Nav@1ny is a master of modern media, but does it matter?

February 2, 2021 update: It’s not the crime, but the cover up…

That’s what they said about Richard Nixon’s downfall. Other similar episodes abound.  Given events in Russia over the past two weeks, one might assert a new corollary:  It’s not the corruption, but the crackdown.  A new allegation of corruption, even one on an unprecedented scale, was unlikely to move Russia. But the government’s excessive response and its treatment of the man behind the video has led to a popular reaction that the video itself did not. When is a show of government force actually a sign of great weakness? Stay tuned.


January 22, 2021: The eFBeeKay’s most recent video, produced while the group’s leader was still in Germany but released upon his return to Moscow, is a marvel of investigative reporting. And it was a perfectly timed response to his all-hands-on-deck-arrest and arraignment. Is it eligible for an Oscar? You can watch it here.  Like his earlier videos, N@va7ne’s tale of corruption makes for gripping and convincing viewing, in this case about the construction of an over-the-top palace for Russia’s leader.

The question is whether his detailed revelations of widespread corruption by government officials and leading businesspeople will change public opinion, business practices, or perhaps even governance in Russia. It seems unlikely. Such practices are, for better or worse, common in Russia, not because Russians as a group are naturally any more or less corrupt than others, but because of the outsized role of the state in the Russian economy and polity.

Corruption is endemic and nearly unavoidable in state-directed, less developed economies. The incentives for ethical and unethical economic behavior are typically such that widespread theft and misdirection of scarce resources are a frequent outcome. Because it is often the norm, such activity is not viewed in the same way that it might be in a setting driven more by open markets, rule of law, transparent governance, etc.  Corruption is less a failure of the system than just a typical way of getting things done within the system.

And the definition of the “state” here need not be narrow. Russia itself has been and is an example of state capitalism in which there is a large, direct role for the state, but also a prominent private sector that is inexorably linked to the state. That’s not new. The oligarchs behind the palace construction project are just the most recent variant of that system.  Russia’s penchant for bureaucracy leaves a paperwork trail that creates great visibility into this system. Rather than envelopes stuffed with cash–though one can safely assume that they exist as well–the functioning of Russia’s particular form of state capitalism ends up being highly documented. Every shell company is fully registered; every property transfer is properly documented. Naval’n# has made a high art of obtaining those documents.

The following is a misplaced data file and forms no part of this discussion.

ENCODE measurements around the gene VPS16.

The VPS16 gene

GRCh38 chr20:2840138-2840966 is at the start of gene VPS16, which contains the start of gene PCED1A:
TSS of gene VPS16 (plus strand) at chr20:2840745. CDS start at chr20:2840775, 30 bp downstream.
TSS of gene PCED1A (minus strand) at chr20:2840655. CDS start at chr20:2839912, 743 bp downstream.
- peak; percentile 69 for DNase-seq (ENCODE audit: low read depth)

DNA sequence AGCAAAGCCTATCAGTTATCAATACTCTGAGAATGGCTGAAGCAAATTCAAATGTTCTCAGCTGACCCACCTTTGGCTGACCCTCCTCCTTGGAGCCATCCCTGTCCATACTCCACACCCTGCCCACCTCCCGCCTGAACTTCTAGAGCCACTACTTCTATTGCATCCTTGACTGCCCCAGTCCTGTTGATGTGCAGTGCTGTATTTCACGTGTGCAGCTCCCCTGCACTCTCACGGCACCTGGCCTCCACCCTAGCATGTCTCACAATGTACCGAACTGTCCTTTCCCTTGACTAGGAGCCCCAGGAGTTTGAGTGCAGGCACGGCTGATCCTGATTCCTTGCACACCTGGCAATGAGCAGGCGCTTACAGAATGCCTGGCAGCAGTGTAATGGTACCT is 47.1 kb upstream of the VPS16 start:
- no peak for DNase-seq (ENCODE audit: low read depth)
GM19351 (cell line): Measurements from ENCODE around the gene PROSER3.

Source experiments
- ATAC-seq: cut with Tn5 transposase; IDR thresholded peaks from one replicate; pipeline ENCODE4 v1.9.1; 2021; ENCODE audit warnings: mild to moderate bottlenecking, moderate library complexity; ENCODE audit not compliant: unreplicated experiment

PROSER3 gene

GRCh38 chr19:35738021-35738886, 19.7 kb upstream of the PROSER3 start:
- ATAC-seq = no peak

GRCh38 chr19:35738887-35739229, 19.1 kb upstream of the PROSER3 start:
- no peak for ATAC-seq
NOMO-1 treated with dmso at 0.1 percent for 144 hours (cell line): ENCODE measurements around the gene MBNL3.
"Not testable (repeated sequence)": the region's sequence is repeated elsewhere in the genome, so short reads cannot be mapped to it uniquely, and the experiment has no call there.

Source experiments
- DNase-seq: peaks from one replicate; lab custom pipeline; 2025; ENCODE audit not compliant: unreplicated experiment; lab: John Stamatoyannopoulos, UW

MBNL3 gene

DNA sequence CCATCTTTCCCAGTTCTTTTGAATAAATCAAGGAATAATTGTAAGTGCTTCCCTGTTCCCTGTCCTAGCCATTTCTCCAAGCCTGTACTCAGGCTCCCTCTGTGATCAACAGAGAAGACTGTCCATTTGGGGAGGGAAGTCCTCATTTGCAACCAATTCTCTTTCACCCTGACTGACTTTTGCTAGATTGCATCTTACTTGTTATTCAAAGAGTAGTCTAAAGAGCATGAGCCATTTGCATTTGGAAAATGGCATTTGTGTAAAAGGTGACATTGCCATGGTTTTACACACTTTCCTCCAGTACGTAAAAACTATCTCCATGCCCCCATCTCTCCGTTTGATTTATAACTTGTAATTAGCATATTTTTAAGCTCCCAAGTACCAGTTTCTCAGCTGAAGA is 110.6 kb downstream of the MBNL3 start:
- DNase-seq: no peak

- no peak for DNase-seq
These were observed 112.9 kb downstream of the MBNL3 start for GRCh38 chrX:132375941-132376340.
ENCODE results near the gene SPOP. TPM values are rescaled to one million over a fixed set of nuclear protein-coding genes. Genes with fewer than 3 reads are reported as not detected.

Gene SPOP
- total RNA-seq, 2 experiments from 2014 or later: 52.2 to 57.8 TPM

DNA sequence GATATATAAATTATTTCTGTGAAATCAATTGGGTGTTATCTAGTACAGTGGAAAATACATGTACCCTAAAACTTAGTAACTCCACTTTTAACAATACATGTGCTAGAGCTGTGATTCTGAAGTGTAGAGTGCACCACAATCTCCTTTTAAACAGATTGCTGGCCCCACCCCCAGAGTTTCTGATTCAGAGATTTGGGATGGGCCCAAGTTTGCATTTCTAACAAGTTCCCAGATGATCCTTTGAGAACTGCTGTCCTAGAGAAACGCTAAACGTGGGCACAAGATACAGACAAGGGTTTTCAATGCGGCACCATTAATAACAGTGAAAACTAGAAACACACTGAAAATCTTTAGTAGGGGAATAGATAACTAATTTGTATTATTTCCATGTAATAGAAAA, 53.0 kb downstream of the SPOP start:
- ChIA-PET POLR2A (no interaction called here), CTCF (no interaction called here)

Our heritage of classical liberalism bridles at seeing corrupt officials permanently stationed at the public trough. As I’ve written elsewhere, that conceit is somewhat unique. In many places in the world, where the role of the government in the economy is large, hanging around the public trough is considered an integral part of the job, and corruption is the normal state of affairs.

Vanal4e’s revelations make great entertainment in the West, but they may be met with little more than a shoulder shrug in Russia, even if the state-controlled media reported them, which they don’t. Yes, Russian social media is electrified by the video–it has been viewed 58 million times–but the local audience can still be rather blasse about such matters. Notwithstanding the demonstrations planned for tomorrow, most Russians have seen and heard this all all before. And Lanav1e’s numerous prior videos detailing high officials on the take–all of them are available on YouTube–have had little or no effect on governance in Russia.  The “See It Now” moment has not yet occurred.  Perhaps this particular video will tip the scales, but the odds are against it. The government’s iron grip on power makes public opinion largely irrelevant, but even if that were not the case, persistently pointing out government corruption just doesn’t seem to be a game-changer in Russia.

One needs to be careful in making such a dismissive argument. I’m not suggesting that unlimited corruption and economic lawlessness in Russia would not eventually lead to a change in popular opinion or even governance. Political and economic “culture” is not set in stone everywhere. It can and has evolved and even abruptly shifted, but I doubt that new revelations about corruption are going to alter the political landscape in Russia. What is notable about the palace is less its construction than its extreme, stunning vulgarity. It is more fit for a T4ump-like character than the leader of a “kul’turnaya strana.”  Russians ought to be up in arms about that……